Carrollton Bancorp due funding of $10.6 million
Carrollton Bancorp, the parent company of its namesake bank, said yesterday it will receive up to $10.6 million from a federal program designed to spur lending. Carrollton, which is moving its Baltimore headquarters and operating center to Columbia in the first quarter, said it received preliminary approval from the U.S. Treasury under the government's $700 billion Troubled Assets Relief Program, which sets aside $250 billion to inject cash into banks in exchange for shares. Carrollton will sell senior preferred stock and warrants to purchase common stock to the Treasury in exchange for the cash. The bank said it is well capitalized.
Consumer borrowing hits a 65-year low
Consumers cut back on their borrowing by a record amount in dollar terms in November, another sign of trouble for the rapidly weakening economy. The Federal Reserve reported yesterday that borrowing on credit cards, and for such things as auto loans, dropped at an annual rate of $7.94 billion in November, the biggest decline in 65 years of record keeping. That also was much larger than the $500 million decline economists expected, and left total consumer credit outstanding at $2.57 trillion. The drop represented a decline of 3.7 percent from October, which was the biggest fall in percentage terms since a 4.3 percent plunge in January 1998. Analysts are worried thst the economy's troubles could trigger a major retrenchment by consumers that would make the current recession, already the longest in a quarter-century, worse. Consumer spending accounts for about two-thirds of total economic output.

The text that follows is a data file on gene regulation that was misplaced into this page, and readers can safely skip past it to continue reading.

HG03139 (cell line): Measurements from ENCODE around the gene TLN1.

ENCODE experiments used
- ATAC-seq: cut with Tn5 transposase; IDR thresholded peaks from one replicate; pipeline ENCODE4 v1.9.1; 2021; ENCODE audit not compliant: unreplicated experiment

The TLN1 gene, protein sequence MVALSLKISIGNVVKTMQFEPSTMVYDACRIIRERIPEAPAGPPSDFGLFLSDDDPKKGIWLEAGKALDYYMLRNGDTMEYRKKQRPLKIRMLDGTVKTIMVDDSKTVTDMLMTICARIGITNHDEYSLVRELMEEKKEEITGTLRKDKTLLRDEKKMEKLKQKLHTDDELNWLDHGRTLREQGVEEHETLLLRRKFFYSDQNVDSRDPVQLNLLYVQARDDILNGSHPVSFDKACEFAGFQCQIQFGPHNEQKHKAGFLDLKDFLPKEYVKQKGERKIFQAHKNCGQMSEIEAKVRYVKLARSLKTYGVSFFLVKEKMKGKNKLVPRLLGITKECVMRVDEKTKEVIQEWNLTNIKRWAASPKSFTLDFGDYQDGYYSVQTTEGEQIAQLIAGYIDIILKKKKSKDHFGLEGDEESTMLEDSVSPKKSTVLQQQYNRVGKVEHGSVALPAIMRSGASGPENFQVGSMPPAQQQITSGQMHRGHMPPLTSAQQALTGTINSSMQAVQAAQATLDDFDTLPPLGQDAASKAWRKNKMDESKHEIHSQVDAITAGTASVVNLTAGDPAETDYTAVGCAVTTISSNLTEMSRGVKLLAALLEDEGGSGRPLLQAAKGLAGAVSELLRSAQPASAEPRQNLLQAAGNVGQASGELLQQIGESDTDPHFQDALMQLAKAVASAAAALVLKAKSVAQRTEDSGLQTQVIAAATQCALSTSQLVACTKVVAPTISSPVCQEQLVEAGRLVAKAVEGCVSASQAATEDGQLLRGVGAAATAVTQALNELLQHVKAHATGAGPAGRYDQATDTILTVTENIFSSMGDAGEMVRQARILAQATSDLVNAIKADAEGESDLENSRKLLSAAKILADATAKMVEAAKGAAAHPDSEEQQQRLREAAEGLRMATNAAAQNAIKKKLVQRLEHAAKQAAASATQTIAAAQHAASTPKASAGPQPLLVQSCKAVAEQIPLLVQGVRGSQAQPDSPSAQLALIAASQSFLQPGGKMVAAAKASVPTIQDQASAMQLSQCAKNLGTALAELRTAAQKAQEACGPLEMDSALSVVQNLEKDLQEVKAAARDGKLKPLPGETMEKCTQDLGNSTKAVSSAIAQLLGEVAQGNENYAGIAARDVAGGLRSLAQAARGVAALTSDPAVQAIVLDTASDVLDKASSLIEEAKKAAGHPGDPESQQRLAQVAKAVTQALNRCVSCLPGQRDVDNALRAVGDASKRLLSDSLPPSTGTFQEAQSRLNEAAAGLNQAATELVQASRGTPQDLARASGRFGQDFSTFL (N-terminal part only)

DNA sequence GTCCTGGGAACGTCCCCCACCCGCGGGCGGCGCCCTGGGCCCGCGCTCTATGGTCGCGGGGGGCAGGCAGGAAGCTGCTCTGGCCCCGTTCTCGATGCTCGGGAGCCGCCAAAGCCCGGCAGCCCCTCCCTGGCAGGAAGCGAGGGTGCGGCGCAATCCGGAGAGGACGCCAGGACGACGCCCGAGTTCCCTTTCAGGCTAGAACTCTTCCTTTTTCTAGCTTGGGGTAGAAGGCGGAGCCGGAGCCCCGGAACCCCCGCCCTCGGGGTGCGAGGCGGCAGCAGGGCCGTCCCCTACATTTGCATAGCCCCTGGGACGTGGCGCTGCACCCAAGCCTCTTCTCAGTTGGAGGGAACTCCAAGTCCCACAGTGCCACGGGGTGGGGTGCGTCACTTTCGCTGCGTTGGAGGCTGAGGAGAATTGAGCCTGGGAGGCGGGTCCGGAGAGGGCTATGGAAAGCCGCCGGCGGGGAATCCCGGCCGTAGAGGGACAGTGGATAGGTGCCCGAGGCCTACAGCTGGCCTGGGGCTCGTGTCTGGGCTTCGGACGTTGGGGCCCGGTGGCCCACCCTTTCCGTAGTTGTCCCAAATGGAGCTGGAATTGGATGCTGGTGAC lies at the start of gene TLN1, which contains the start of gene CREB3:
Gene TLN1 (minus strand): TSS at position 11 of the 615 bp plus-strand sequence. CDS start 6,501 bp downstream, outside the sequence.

Consumer test version of Windows 7 due today
LAS VEGAS : Improvements to Microsoft Corp.'s next version of Windows are largely incremental, but the operating system could go a long way to repairing the software giant's reputation. Microsoft released a trial version Wednesday for software developers of Windows 7, the follow-up to Windows Vista, which bruised the company with bad reviews and disappointing sales. A version for consumers to test on their personal computers is expected today. "We are on track to deliver the best Windows ever," Microsoft chief executive Steve Ballmer said during his keynote speech at the Consumer Electronics Show. "Windows will remain the center of people's technological solar system." Microsoft also edged out rival Google Inc. on two search-engine deals that Ballmer announced Wednesday. The first was with Dell Inc. to load Microsoft's search engine on new PCs. The second was an exclusive five-year agreement to install Windows Live search software on most cell phones sold by Verizon Wireless. Verizon will soon be the nation's largest cellular carrier, with more than 71 million subscribers, when it completes its acquisition of Alltel Corp.
Los Angeles Times
30-year mortgage rates are at historic low
WASHINGTON: Rates on 30-year mortgages fell to a record level for a fourth straight week, dropping to the lowest mark since Freddie Mac started tracking the data nearly 28 years ago. Rates have been falling since late November, when the Federal Reserve announced a plan to spend up to $500 billion to buy mortgage-backed securities in efforts to buttress the distressed U.S. housing market. Freddie Mac reported yesterday that average rates on 30-year fixed mortgages dropped to 5.01 percent this week, down from the previous record of 5.1 percent set last week.